Lisa Punch deserves our votes

Social media in Guyana has been on fire since Sunday with “Lisa Punch” and “Rising Star” trending. The Guyanese song bird, now based in Brooklyn, made her international debut fittingly with the debut of ABC’s singing competition which promised a revolutionary new format.

In “Rising Star”, the audience votes through the use of an app downloaded on their mobile and tablet devices. It is the audience, right then and there who determine the fate of the contestant as their opinions, through their vote of ‘Yes’ or ‘No’ are at the forefront, above the judges’.

If the contestant surpasses 70% a massive wall is raised and the contestant moves on to the next round, if the wall does not rise due to lack of adequate votes then the contestant is sent packing. Each judge (actually called ‘experts’ on the show since they do not judge or determine who goes forward) only offers advice and counselling. The experts, Ludacris, Kesha and Brad Paisley could also vote; each of their votes is worth 7%.

20140104culture boxLisa garnered 80% of the votes after singing Whitney Houston’s “How Will I Know?” the wall only rising during her last few seconds and the votes crawled for a while before shooting up with the support of all three experts.

The figures do not lie. Lisa’s 80% placed her at fifth of the six contestants voted through to the next round. They were as follows: Macy Kate – 93%; Jesse Kinch – 92%; Sarah Darling – 89%; Joshua Peavy – 87%; Lisa Punch – 80% and Maneepat Molloy – 73%.

While the American audience may not have strongly supported Lisa in their homes, the theatre was loudly cheering from the time she sang her first note. Lisa even gained the attention of NBC’s famed meteorologist Al Roker, who publicly announced on Twitter that he had voted for her. For many of us here at home, internet speeds were too slow to load the app, or we found we had incompatible devices such as the BlackBerry.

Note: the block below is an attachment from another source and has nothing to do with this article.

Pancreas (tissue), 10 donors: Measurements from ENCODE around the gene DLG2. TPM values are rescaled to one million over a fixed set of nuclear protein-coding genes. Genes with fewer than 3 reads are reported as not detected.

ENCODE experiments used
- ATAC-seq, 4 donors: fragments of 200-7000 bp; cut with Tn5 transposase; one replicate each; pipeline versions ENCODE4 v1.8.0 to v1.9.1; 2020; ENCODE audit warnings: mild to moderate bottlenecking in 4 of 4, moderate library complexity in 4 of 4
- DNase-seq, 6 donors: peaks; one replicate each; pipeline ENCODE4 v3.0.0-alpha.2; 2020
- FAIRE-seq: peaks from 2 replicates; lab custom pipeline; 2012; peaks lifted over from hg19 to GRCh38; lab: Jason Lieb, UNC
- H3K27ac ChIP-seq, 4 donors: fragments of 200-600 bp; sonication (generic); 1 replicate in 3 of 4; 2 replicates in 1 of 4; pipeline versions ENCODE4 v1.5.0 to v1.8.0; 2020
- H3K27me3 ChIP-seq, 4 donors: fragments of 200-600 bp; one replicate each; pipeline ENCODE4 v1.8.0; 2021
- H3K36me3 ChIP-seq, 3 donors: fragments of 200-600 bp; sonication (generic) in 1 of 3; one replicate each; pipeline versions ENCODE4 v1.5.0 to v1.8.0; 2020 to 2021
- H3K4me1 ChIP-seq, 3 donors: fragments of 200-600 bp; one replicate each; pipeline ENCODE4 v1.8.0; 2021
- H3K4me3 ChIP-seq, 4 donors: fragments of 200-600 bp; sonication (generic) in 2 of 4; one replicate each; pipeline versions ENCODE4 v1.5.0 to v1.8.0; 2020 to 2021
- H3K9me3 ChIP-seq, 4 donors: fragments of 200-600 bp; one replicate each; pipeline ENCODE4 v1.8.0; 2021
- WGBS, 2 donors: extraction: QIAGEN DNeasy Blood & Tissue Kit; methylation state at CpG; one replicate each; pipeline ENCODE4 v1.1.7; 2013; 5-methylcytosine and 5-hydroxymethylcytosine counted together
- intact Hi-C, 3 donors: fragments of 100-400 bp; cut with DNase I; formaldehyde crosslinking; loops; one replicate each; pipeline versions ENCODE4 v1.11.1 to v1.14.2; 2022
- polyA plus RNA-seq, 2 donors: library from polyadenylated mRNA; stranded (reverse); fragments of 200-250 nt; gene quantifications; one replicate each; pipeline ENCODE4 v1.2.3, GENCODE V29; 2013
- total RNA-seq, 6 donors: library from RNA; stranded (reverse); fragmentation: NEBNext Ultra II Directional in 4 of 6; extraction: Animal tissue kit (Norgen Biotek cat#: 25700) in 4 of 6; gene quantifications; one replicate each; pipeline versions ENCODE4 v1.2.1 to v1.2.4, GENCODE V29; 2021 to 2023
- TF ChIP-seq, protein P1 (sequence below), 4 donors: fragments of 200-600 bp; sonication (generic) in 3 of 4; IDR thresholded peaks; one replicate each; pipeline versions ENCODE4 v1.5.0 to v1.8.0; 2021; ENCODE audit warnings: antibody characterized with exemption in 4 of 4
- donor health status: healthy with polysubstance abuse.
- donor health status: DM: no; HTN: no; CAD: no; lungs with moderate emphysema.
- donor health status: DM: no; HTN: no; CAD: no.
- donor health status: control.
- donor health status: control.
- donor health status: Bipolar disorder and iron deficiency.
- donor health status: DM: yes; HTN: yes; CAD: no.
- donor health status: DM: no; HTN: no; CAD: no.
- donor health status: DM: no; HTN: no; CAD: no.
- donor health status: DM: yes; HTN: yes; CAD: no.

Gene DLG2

These limitations bring us to Lisa’s story. Introducing herself to the world, Lisa was honest about her humble beginnings and the fact that she came from a poor country. The response on social media indicated that this statement ticked off a lot of Guyanese at home, who apparently are blinded by the false progress touted by politicians. So blinded are they that they sought to discourage the artist and her dreams. For those who tried to deny Lisa’s honesty, these are the facts: Guyana is the second poorest country in the Caribbean Community. Guyana is the poorest country in South America. It is on the list of the poorest five countries in the entire Western Hemisphere! Yes it is abundant in natural resources, but it does not have much to offer its people, particularly its creative people.

This is what Lisa migrated from and she said so on television, for the world to hear and then clips of her former home broadcast for the world to see along with her ‘new’ immigrant home in the United States. Lisa joined the competition for her family; a girl from a third world country with a dream in the land of opportunity.

Some of us are selfish enough to think that this is all about us; it is not. This is about our sister and we need to support her. Lisa deserves our support because while in Guyana she gave her heart to us and now miles away she is projecting her Guyanese identity to the world, not denying or rejecting it as many others have done.

Meanwhile “Rising Star” certainly delivered the excitement: the sudden dream come true or the ultimate demise. The performers might have been gladiators in a coliseum. And while we can expect Lisa to go out there and conquer—she did captivate the American audience with the flare she brought to the performance, the hand movements, the facial expressions, the dance moves and heel kicking; her personality was written into her performance—we cannot just sit cheering on the side lines.

Lisa has already made her country proud; she has made her region proud. That pride must now be manifest through votes. Every Guyanese, no not just Guyanese, but every Caribbean national here and in the Diaspora (and we know that’s a mighty crowd) should be encouraged to lend support to Lisa. For her next performance in two weeks, that wall should rise and go right through the roof.

(Jairo Rodrigues)


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